Alpine Anglers of Utah County

TU Chapter 932


Alpine Anglers serves Utah and the surrounding area. We have been involved in numerous conservation projects associated with the Provo River and its drainage, Strawberry Reservoir and its tributaries, and those waters flowing from the mountains east of Utah Valley. We currently hold our meetings at the famed Sundance Resort. Currently, we have over 150 active TU members in our Chapter. 

American Fork River
On August 20, 2016, an angler casting for trout on Utah’s popular American Fork River noticed something was terribly wrong: a thick, toxic sludge was flowing down the river, killing the trout. Hours before and seven miles upstream, a dam-repair contractor made a fatal mistake. Fatal for the trout. The angler immediately reported the unfolding disaster to the leaders of his Chapter of Trout Unlimited, Utah County Alpine Anglers, who started making phone calls. Despite river-protection procedures approved during permitting, the North Utah County Water Conservancy District (NUCWCD) and its contractor Whitaker Construction disregarded environmental-protection requirements and discharged a century-and-a half of mining-waste sediment from the reservoir as they drained it for repairs. NUCWCD has since been fined to reimburse Utah’s Division of Water Quality for its frenetic water-quality testing and sediment sampling. Additionally, a legal settlement included punitive damages to fund restoration projects. Part of the punishment was justified by NUCWCD’s failure to report the “spill” until days after the angling public started noticing the 5,200 dead fish. After the disaster, I bided my time before finally visiting the river to assess its cleaned-up-and-partially-restored condition in November 2017. I found no obvious signs of the disaster, and the river appeared to have recovered. I was pleasantly surprised to catch many rainbow trout below Tibble Fork Dam. These were all 11-inch cookie-cutter rainbows that had been stocked in the summer of 2017 after most of the toxins had dissipated. However, stocking the American Fork with 9-to- 10-inch rainbows is not a new approach in the seven-mile stretch below Tibble Fork Reservoir. The number and size of stocked trout were nearly the same in 2017 as it was every year prior to the toxic spill. American Fork below the dam has always been a put-and take fishery that the DWR has historically stocked annually with six-thousand trout during July and August.

Wild trout in the river take a back seat to the stocked rainbows, but when I waded the river, I spooked spawning brown trout from their redds, and I talked to a fellow angler who had caught a brook trout. Wild fish are moving back into the damaged section from small tributaries and from lower in the river system. American Fork River above Tibble Fork Reservoir was not impacted by the dam reconstruction or the resulting toxin release, and I found it loaded with wild brown trout for its entire length. Although it too has ecological challenges, the fishery there is in good condition. The original sources of the mining sediments that were released during the dam work are the many abandoned mines in American Fork’s headwaters. Long abandoned mine shafts have filled with groundwater and seep water laden with heavy metals, which tint the reservoir a beautiful turquoise. Eleven years ago, Trout Unlimited (TU) collaborated to clean up old mine tailings to improve water quality. Tailings were moved away from the river and were encapsulated in huge berms of soil to sequester the heavy metals.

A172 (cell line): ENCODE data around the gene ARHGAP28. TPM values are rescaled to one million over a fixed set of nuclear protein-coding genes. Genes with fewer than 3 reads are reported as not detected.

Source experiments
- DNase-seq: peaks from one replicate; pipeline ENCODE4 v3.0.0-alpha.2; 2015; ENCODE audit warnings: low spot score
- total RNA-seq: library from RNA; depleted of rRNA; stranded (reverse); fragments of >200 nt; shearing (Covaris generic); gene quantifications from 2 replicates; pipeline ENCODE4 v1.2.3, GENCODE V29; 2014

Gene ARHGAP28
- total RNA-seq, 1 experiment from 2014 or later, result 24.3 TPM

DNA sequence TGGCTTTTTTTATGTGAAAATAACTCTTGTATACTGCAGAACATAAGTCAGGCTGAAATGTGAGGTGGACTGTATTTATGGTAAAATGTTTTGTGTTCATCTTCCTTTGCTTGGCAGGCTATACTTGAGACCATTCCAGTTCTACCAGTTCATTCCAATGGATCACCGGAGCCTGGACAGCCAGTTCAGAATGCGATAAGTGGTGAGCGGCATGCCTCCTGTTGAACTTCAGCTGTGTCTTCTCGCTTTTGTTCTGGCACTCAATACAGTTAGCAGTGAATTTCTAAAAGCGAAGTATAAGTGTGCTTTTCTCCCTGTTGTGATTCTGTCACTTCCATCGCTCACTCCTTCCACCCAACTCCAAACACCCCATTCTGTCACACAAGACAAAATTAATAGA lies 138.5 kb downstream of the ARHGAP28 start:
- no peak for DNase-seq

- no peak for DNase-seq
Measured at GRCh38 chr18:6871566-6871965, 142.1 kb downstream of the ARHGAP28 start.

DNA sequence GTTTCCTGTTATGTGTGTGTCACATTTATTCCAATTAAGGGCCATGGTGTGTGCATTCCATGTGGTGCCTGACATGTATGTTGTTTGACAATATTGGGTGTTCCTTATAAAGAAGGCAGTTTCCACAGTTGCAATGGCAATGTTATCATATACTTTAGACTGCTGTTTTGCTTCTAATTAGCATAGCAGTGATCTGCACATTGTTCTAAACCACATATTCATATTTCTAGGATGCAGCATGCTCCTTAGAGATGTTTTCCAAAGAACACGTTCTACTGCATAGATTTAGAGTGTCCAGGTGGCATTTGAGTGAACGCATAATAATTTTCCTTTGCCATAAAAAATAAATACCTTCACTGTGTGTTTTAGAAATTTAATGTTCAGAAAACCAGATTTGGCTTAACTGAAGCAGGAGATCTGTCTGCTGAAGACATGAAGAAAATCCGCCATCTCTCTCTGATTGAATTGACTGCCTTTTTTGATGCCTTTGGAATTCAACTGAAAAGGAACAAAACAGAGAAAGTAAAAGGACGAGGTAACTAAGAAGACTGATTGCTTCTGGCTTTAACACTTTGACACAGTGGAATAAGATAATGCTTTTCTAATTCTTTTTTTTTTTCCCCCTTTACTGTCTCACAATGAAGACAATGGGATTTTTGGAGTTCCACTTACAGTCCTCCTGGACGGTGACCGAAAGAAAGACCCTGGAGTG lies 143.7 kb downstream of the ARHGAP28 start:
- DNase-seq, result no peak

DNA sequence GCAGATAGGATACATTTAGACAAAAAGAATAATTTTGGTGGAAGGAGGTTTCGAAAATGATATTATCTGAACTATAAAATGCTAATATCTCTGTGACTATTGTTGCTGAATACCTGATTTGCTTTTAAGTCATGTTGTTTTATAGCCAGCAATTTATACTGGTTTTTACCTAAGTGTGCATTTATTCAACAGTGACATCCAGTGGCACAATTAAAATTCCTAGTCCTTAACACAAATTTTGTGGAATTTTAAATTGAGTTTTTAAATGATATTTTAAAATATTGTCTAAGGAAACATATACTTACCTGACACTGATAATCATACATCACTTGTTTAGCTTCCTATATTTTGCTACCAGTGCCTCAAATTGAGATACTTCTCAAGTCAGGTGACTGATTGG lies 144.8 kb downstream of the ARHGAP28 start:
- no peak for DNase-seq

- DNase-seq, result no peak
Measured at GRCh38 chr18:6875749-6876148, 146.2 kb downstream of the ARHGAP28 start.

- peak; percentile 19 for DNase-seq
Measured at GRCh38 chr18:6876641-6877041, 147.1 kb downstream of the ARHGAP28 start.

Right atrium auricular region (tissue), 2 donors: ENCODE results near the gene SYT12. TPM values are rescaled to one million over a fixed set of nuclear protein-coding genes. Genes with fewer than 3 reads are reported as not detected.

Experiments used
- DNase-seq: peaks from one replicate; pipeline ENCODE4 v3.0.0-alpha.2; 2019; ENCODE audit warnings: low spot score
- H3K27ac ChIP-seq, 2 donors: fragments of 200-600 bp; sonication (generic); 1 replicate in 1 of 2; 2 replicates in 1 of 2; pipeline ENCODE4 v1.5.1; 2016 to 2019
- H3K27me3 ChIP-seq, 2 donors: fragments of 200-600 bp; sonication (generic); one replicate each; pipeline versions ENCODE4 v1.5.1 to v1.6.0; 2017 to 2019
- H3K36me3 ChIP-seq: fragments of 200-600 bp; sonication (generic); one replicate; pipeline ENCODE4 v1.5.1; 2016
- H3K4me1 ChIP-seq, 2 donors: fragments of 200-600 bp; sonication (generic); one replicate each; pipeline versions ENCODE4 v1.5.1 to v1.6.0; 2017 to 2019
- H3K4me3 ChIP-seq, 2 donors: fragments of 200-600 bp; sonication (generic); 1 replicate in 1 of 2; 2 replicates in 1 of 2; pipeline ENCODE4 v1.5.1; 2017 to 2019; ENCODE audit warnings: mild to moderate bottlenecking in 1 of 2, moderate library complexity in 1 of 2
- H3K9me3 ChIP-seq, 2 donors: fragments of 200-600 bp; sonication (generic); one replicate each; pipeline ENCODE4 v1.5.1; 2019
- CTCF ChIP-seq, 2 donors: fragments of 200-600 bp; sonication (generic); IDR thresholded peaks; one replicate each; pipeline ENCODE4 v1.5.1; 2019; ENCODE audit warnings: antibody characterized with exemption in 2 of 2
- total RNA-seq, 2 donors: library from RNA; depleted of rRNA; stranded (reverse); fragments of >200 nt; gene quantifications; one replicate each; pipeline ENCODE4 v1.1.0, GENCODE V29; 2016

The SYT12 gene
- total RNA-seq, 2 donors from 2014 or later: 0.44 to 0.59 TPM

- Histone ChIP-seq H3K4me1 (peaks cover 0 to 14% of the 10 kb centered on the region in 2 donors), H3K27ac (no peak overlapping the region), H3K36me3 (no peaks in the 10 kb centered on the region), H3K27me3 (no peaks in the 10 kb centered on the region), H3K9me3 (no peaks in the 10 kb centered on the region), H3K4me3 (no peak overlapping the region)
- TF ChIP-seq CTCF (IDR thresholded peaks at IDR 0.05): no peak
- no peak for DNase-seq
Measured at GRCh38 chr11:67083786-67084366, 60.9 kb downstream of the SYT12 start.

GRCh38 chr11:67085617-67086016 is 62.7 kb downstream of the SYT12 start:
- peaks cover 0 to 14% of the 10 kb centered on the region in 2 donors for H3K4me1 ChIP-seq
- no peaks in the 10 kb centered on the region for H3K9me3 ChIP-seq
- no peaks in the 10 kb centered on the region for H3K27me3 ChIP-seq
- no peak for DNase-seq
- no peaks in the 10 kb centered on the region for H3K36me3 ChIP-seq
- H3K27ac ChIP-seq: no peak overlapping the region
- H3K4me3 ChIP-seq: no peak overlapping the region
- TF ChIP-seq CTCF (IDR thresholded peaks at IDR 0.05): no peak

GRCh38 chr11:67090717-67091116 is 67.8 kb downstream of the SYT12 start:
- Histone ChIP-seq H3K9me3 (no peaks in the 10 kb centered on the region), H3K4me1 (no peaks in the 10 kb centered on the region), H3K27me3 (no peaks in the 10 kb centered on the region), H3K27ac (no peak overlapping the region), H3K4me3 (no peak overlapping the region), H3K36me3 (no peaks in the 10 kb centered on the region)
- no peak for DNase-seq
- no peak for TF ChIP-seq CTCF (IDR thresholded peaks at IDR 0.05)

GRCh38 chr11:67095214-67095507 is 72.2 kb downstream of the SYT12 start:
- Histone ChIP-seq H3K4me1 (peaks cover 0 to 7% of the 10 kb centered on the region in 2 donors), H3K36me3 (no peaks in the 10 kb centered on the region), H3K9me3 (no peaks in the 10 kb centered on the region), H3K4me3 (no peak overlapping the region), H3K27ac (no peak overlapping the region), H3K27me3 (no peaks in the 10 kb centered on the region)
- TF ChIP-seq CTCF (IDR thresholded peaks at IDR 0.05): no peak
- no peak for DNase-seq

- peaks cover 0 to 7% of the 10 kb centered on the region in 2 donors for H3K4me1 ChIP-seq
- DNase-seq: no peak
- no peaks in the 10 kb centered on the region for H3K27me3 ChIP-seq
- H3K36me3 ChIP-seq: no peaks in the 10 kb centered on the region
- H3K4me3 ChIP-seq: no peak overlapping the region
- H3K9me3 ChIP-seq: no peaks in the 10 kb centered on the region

Currently, Snowbird Ski Resort is planning to expand its ski operations in the drainage and has resumed talks with TU, the conservation organization Preserve and Protect American Fork Canyon, and other organizations about cleaning up mine tailings. But conservation organizations are reticent to disturb abandoned mine tailings without passage of “good Samaritan” legislation (to deflect liability) that has languished in congress for a decade. The upper sections of the American Fork River are accessible from a bumpy dirt road that follows the river up
the canyon. In one steep section of the river, the Jeep road switchbacks away from the river for a mile or so, then rejoins the river and crosses it at Dutchman Flat. Between the switchbacks and Dutchman Flat, the road is far uphill from the river and the canyon wall is too steep to descend, necessitating that anglers enter the river below the switchbacks to hike and wade upriver in order to access this least-fished section. While scouting for trout in Dutchman Flat, I watched two brown trout jump up an 18-inch waterfall and hold among the rocks in the shallow water above. I drifted a copper john among the cobbles, and I watched in anticipation as one of the trout darted from behind a rock to snatch it. Brown trout dominate the wild-trout water above the reservoir; however, catching a brook trout in any section is possible, although not probable. Springs dot the river bank, and the river structure abounds with deep runs and pockets. The deepest holes in the river are plunge pools below log jams, and the largest trout seem to hang out in their depths. Fly patterns are not as important as good presentations with “confidence” flies. Getting good drifts with a brace of nymphs is difficult in plunge pools, but persistence and experimentation pay off with hookups. By my assessment, the American Fork River above Tibble Fork Reservoir fishes as good as ever, and the few miles below the dam seem to have recovered quickly. Fishing is again excellent on all stretches of the American Fork River. A fee of $6 is charged to enter the canyon, which is part of the Uinta National Forest.